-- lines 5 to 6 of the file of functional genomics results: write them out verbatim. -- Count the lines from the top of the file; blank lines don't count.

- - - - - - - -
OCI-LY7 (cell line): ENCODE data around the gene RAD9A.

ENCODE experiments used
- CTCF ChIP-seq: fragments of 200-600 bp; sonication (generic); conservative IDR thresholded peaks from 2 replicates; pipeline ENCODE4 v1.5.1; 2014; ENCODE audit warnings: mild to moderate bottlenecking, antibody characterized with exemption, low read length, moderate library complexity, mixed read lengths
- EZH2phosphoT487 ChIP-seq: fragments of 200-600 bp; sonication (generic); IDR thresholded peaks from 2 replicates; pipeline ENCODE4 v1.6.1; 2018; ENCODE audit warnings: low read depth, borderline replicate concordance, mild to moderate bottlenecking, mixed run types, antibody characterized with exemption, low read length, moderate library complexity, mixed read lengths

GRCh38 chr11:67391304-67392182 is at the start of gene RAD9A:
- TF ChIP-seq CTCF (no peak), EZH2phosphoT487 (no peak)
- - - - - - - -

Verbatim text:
GRCh38 chr11:67391304-67392182 is at the start of gene RAD9A:
- TF ChIP-seq CTCF (no peak), EZH2phosphoT487 (no peak)